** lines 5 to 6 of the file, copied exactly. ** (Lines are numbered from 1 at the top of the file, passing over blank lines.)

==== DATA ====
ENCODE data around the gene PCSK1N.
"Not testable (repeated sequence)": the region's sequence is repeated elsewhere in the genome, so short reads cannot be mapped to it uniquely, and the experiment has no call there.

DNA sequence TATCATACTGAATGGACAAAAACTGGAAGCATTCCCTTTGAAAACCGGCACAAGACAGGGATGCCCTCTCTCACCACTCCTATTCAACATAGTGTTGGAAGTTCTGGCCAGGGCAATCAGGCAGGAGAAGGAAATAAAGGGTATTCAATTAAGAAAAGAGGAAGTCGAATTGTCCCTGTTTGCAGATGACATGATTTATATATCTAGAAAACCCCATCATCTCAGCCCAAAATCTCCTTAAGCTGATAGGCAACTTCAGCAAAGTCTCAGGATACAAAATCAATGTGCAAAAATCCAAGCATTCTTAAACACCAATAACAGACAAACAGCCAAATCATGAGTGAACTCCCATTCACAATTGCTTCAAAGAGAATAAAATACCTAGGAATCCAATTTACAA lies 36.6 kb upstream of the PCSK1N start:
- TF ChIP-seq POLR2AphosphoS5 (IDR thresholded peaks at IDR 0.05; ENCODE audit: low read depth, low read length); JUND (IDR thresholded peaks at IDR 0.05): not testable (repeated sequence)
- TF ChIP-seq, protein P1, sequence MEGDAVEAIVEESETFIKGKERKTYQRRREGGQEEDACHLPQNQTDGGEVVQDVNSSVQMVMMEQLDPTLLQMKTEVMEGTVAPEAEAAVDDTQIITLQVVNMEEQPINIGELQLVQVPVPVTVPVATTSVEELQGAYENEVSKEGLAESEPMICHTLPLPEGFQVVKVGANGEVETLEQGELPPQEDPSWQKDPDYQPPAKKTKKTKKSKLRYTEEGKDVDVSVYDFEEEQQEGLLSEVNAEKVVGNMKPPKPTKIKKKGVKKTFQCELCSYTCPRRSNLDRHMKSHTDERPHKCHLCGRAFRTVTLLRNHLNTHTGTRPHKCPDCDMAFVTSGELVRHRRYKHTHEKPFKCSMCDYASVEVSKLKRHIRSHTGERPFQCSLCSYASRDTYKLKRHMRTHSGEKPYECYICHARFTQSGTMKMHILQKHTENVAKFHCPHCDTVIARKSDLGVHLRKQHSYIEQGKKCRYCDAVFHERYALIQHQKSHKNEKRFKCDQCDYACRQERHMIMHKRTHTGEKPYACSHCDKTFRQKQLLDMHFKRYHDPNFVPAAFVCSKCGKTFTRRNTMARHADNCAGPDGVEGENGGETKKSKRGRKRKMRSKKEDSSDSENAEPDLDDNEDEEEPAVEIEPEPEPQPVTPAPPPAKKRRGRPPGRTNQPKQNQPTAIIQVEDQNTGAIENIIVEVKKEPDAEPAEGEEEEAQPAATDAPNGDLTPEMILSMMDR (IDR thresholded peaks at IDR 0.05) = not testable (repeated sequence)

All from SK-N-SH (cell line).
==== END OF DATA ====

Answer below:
- TF ChIP-seq, protein P1, sequence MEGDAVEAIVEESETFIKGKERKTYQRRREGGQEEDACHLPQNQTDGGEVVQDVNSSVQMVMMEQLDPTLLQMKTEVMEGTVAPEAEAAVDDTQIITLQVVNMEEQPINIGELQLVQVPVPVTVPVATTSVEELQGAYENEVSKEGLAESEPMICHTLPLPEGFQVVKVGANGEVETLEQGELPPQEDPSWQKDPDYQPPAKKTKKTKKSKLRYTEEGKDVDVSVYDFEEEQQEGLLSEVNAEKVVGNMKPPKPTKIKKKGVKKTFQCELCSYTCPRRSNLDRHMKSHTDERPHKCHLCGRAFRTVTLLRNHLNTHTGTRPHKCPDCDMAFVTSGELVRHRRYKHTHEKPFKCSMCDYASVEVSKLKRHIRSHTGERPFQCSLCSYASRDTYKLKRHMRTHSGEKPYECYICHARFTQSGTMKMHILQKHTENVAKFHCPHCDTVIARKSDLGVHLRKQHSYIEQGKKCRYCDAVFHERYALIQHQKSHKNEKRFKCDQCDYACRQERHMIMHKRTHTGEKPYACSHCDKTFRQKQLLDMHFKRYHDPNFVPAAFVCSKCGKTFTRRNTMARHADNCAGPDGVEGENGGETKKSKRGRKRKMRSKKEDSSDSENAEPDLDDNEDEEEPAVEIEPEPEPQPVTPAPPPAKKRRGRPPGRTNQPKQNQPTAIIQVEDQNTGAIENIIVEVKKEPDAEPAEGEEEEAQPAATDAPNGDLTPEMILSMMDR (IDR thresholded peaks at IDR 0.05) = not testable (repeated sequence)

All from SK-N-SH (cell line).